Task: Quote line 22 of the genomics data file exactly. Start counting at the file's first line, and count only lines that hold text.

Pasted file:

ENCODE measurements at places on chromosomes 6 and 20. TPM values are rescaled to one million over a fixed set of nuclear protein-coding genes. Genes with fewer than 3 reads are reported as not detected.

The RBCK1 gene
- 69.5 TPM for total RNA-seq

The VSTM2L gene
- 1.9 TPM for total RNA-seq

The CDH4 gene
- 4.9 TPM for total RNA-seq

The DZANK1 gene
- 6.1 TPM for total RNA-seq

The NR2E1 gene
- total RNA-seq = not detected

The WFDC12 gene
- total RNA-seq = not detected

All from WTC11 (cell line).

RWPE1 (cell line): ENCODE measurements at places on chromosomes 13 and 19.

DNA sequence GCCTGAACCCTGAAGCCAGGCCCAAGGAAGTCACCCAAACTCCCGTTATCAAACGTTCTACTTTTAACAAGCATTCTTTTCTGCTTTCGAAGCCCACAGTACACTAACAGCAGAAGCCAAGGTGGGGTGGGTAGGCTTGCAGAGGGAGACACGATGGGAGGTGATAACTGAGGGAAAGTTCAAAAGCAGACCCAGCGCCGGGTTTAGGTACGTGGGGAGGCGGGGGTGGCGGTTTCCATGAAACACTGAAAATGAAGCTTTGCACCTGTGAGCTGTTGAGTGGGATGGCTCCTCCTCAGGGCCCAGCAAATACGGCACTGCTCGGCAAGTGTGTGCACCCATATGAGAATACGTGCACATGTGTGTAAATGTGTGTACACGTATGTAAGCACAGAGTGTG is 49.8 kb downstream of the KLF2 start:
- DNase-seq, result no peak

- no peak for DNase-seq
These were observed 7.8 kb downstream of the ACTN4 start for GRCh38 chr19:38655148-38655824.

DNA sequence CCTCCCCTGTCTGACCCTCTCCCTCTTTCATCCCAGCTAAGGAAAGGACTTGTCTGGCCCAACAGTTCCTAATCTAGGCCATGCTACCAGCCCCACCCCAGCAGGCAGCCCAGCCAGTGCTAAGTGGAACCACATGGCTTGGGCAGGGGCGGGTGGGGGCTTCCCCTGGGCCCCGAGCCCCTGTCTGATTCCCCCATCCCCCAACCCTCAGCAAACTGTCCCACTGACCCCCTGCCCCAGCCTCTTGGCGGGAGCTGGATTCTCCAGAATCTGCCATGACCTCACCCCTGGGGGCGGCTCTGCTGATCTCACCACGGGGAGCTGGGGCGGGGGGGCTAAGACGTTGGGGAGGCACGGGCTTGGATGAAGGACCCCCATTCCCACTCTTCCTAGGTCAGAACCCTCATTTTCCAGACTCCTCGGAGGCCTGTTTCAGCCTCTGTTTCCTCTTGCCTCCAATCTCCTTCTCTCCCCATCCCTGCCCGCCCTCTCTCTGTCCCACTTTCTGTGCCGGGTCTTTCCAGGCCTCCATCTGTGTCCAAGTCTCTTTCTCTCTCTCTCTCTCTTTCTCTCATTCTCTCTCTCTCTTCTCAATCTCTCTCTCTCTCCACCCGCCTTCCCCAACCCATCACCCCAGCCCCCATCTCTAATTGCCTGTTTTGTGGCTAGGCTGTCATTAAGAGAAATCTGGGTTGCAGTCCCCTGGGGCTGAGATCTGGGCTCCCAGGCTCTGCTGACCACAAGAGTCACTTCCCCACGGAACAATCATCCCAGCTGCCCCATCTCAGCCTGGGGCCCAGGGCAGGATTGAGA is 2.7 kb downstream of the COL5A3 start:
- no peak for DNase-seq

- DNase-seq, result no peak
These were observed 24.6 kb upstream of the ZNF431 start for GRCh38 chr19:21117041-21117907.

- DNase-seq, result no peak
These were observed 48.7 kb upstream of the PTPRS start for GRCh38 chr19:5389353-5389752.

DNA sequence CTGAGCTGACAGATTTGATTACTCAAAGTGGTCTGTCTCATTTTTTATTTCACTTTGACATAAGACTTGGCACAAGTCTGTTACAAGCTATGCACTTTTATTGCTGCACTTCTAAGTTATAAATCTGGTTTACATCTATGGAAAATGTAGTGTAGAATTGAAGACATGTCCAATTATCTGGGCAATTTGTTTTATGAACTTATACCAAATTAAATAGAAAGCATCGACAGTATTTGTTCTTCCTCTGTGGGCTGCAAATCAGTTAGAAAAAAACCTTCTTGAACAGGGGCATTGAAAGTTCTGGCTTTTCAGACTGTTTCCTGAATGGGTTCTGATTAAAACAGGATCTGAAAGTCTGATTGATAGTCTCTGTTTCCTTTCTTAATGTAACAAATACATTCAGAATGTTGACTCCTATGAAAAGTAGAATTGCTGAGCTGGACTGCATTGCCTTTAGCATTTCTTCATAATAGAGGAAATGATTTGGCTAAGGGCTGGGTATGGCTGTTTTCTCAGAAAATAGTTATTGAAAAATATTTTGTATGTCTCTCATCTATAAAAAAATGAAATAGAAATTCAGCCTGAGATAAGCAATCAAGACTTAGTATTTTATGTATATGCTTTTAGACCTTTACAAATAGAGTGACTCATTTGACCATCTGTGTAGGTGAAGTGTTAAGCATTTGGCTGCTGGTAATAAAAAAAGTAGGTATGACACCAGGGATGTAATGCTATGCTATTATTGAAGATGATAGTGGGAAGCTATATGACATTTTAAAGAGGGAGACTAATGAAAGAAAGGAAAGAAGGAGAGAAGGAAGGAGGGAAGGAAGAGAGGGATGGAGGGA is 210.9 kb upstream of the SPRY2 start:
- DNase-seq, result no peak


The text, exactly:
- DNase-seq, result no peak